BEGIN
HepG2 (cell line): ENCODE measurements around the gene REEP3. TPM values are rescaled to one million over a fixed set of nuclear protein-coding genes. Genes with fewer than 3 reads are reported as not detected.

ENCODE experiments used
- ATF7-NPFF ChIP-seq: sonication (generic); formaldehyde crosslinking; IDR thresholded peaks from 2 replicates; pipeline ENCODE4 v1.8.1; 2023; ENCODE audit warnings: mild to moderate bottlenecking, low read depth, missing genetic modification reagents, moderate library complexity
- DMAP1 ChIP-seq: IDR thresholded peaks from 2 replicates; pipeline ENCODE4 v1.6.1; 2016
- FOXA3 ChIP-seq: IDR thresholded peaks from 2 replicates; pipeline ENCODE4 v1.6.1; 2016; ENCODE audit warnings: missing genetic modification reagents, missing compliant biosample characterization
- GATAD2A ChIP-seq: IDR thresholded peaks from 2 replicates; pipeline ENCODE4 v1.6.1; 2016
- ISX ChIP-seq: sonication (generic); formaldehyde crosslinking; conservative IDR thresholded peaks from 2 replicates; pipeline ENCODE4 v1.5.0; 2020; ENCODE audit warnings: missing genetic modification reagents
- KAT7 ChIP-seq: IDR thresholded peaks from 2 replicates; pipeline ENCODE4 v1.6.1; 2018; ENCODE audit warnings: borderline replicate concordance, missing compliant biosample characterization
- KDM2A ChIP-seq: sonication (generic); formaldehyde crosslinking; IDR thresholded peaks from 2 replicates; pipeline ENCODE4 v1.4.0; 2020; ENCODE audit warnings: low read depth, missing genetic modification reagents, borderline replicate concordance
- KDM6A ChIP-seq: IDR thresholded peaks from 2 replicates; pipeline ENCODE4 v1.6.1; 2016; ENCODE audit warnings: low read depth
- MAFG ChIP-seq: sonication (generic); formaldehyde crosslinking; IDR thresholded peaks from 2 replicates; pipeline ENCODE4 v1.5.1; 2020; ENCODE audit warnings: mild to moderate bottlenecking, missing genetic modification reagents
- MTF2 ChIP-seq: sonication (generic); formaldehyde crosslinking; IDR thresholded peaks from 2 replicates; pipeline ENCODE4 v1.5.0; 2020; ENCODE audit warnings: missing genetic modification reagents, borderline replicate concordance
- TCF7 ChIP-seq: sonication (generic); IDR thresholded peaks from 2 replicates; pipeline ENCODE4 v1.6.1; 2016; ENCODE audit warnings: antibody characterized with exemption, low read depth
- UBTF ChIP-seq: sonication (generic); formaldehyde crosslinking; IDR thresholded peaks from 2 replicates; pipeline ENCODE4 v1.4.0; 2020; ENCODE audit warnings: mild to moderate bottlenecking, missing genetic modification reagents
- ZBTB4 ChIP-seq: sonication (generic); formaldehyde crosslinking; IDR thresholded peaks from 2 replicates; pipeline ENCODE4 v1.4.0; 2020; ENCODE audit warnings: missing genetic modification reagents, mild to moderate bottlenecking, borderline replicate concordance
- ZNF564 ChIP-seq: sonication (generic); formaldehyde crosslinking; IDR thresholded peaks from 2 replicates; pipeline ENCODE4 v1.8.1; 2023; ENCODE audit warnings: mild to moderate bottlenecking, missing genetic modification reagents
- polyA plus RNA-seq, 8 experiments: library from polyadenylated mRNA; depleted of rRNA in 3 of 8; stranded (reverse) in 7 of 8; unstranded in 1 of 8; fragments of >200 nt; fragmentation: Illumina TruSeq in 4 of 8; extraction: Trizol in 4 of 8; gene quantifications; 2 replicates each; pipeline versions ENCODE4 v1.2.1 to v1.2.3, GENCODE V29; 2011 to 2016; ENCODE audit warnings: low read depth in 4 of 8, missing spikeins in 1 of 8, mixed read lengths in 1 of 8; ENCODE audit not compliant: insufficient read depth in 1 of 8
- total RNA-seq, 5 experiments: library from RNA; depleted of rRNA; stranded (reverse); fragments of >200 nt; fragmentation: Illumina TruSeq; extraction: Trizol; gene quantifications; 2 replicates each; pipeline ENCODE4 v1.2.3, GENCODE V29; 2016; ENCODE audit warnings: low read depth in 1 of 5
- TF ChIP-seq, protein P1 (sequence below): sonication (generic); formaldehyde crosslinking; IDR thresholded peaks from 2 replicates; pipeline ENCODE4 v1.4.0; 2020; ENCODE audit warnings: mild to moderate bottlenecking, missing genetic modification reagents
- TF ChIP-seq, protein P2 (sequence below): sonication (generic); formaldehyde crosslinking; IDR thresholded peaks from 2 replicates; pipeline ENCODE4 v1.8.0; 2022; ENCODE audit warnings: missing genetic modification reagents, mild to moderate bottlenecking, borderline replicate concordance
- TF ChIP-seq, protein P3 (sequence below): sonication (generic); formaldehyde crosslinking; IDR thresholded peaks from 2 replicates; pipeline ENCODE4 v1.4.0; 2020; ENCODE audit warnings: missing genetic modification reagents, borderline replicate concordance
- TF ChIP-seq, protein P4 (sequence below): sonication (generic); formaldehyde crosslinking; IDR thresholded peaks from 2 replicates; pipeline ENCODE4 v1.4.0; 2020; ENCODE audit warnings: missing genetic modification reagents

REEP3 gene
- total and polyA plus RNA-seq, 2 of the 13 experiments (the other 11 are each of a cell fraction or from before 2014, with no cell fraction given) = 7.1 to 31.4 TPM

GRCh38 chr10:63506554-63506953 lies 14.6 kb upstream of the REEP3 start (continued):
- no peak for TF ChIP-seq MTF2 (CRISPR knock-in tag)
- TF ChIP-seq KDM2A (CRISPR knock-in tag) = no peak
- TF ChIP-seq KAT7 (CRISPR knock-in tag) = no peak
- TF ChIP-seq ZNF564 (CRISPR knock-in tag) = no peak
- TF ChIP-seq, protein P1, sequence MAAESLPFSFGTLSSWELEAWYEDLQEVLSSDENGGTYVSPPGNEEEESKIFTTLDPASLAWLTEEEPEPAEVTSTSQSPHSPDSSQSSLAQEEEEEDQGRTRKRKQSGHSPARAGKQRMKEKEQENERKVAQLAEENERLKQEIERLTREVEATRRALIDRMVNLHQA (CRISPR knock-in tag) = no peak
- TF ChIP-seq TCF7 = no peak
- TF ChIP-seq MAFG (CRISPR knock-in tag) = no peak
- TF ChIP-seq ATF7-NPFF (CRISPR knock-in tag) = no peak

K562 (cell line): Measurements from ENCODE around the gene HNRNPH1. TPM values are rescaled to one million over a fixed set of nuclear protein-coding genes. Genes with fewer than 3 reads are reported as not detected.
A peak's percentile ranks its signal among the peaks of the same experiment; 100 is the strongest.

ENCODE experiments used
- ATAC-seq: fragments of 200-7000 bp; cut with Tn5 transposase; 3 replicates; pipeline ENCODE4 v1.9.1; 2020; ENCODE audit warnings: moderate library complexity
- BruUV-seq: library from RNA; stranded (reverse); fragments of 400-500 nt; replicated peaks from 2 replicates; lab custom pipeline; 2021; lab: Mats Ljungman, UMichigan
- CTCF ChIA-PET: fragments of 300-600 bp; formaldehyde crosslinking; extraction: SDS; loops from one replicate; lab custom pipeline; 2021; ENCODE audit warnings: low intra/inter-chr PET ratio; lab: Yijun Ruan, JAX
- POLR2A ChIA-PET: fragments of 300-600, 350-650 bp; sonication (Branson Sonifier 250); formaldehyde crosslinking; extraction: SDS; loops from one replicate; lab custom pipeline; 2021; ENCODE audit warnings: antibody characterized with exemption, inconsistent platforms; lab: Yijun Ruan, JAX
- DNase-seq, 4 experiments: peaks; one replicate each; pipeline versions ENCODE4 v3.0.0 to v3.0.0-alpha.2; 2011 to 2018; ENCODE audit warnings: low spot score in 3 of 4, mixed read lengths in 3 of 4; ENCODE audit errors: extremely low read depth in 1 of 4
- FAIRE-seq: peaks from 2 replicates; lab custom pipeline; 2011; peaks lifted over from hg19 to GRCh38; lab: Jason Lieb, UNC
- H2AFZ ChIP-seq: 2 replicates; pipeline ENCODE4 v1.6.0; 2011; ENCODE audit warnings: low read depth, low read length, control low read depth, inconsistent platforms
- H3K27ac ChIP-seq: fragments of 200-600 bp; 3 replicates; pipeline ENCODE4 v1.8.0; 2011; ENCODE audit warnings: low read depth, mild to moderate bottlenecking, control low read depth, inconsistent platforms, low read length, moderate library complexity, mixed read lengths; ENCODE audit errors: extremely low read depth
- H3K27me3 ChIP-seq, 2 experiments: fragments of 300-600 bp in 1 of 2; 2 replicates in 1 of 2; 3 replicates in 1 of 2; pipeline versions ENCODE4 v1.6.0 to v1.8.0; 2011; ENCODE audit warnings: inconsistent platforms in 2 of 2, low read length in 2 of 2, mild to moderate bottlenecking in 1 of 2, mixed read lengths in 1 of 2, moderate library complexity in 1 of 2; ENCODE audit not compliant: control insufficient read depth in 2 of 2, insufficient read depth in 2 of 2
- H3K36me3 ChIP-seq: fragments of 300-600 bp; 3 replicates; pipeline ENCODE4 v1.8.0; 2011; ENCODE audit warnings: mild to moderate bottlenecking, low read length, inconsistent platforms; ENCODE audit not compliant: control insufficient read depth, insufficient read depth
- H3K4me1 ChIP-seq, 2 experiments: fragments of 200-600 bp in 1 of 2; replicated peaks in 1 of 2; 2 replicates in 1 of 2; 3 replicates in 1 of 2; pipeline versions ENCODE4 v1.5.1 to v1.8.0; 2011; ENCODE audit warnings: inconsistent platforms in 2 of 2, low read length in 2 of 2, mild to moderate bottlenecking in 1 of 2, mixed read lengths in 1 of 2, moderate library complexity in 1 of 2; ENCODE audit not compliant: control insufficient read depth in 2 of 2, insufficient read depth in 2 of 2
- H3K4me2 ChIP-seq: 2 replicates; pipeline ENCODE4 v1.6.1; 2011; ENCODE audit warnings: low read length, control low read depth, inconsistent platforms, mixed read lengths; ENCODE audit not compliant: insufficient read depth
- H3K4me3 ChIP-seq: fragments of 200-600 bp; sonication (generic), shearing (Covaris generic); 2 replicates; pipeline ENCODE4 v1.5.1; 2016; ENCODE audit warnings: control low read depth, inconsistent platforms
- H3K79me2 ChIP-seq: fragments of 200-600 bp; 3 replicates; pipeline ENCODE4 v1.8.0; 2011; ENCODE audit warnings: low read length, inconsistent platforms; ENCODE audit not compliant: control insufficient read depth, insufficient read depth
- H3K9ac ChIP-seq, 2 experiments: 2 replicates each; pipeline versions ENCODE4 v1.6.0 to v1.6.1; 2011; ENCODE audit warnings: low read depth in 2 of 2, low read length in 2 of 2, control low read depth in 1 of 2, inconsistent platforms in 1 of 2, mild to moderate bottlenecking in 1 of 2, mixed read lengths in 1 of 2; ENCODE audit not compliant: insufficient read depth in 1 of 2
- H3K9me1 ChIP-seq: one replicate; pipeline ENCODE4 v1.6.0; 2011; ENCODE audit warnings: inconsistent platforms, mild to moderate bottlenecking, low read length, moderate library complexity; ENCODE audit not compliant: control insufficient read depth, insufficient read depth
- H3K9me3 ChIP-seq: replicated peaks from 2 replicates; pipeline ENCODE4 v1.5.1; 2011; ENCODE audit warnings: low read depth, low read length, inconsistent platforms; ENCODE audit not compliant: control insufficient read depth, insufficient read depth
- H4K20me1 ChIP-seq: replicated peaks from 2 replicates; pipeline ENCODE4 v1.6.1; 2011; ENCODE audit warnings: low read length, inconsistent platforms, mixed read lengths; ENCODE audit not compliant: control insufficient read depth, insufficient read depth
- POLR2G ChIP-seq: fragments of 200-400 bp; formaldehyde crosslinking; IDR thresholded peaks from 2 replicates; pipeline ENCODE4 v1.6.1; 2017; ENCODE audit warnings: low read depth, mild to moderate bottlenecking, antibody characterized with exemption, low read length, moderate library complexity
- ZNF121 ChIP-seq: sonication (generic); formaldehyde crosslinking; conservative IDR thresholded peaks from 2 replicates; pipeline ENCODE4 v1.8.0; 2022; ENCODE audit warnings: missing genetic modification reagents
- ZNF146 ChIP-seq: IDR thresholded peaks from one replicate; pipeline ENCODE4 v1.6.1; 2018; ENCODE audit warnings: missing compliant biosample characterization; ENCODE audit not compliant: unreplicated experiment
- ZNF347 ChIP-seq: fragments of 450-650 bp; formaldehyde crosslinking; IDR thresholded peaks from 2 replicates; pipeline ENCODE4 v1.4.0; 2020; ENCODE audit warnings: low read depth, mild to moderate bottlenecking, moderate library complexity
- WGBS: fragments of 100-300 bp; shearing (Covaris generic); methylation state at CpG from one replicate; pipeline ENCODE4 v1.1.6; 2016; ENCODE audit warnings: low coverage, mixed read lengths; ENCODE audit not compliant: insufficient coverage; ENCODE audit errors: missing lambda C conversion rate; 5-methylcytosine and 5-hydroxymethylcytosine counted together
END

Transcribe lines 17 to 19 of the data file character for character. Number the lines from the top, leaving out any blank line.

- polyA plus RNA-seq, 8 experiments: library from polyadenylated mRNA; depleted of rRNA in 3 of 8; stranded (reverse) in 7 of 8; unstranded in 1 of 8; fragments of >200 nt; fragmentation: Illumina TruSeq in 4 of 8; extraction: Trizol in 4 of 8; gene quantifications; 2 replicates each; pipeline versions ENCODE4 v1.2.1 to v1.2.3, GENCODE V29; 2011 to 2016; ENCODE audit warnings: low read depth in 4 of 8, missing spikeins in 1 of 8, mixed read lengths in 1 of 8; ENCODE audit not compliant: insufficient read depth in 1 of 8
- total RNA-seq, 5 experiments: library from RNA; depleted of rRNA; stranded (reverse); fragments of >200 nt; fragmentation: Illumina TruSeq; extraction: Trizol; gene quantifications; 2 replicates each; pipeline ENCODE4 v1.2.3, GENCODE V29; 2016; ENCODE audit warnings: low read depth in 1 of 5
- TF ChIP-seq, protein P1 (sequence below): sonication (generic); formaldehyde crosslinking; IDR thresholded peaks from 2 replicates; pipeline ENCODE4 v1.4.0; 2020; ENCODE audit warnings: mild to moderate bottlenecking, missing genetic modification reagents